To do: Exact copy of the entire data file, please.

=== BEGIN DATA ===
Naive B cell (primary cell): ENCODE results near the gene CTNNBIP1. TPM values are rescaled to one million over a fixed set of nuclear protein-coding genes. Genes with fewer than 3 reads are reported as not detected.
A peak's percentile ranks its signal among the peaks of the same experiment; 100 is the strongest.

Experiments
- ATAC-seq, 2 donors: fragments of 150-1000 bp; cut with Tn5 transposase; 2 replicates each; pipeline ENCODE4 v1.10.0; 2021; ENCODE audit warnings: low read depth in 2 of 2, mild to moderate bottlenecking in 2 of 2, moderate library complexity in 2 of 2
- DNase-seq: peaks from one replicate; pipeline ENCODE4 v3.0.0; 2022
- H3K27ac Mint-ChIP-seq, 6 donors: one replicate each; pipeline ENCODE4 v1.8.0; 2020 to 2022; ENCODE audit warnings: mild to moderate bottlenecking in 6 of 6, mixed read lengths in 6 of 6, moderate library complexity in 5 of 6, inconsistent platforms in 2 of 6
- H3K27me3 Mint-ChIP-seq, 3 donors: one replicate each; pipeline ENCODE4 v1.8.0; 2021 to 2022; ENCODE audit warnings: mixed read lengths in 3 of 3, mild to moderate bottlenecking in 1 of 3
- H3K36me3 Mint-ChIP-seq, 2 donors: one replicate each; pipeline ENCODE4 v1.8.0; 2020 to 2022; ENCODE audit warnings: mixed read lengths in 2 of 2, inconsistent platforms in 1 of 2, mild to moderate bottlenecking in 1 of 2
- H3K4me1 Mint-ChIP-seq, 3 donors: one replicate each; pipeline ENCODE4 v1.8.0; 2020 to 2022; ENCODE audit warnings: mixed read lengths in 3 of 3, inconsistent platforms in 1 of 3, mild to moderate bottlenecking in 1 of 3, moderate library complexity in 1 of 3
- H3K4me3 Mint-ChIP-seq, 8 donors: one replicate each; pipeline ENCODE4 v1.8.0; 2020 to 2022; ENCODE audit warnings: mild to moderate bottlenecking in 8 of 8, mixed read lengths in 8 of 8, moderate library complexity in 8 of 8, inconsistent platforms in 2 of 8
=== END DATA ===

Naive B cell (primary cell): ENCODE results near the gene CTNNBIP1. TPM values are rescaled to one million over a fixed set of nuclear protein-coding genes. Genes with fewer than 3 reads are reported as not detected.
A peak's percentile ranks its signal among the peaks of the same experiment; 100 is the strongest.

Experiments
- ATAC-seq, 2 donors: fragments of 150-1000 bp; cut with Tn5 transposase; 2 replicates each; pipeline ENCODE4 v1.10.0; 2021; ENCODE audit warnings: low read depth in 2 of 2, mild to moderate bottlenecking in 2 of 2, moderate library complexity in 2 of 2
- DNase-seq: peaks from one replicate; pipeline ENCODE4 v3.0.0; 2022
- H3K27ac Mint-ChIP-seq, 6 donors: one replicate each; pipeline ENCODE4 v1.8.0; 2020 to 2022; ENCODE audit warnings: mild to moderate bottlenecking in 6 of 6, mixed read lengths in 6 of 6, moderate library complexity in 5 of 6, inconsistent platforms in 2 of 6
- H3K27me3 Mint-ChIP-seq, 3 donors: one replicate each; pipeline ENCODE4 v1.8.0; 2021 to 2022; ENCODE audit warnings: mixed read lengths in 3 of 3, mild to moderate bottlenecking in 1 of 3
- H3K36me3 Mint-ChIP-seq, 2 donors: one replicate each; pipeline ENCODE4 v1.8.0; 2020 to 2022; ENCODE audit warnings: mixed read lengths in 2 of 2, inconsistent platforms in 1 of 2, mild to moderate bottlenecking in 1 of 2
- H3K4me1 Mint-ChIP-seq, 3 donors: one replicate each; pipeline ENCODE4 v1.8.0; 2020 to 2022; ENCODE audit warnings: mixed read lengths in 3 of 3, inconsistent platforms in 1 of 3, mild to moderate bottlenecking in 1 of 3, moderate library complexity in 1 of 3
- H3K4me3 Mint-ChIP-seq, 8 donors: one replicate each; pipeline ENCODE4 v1.8.0; 2020 to 2022; ENCODE audit warnings: mild to moderate bottlenecking in 8 of 8, mixed read lengths in 8 of 8, moderate library complexity in 8 of 8, inconsistent platforms in 2 of 8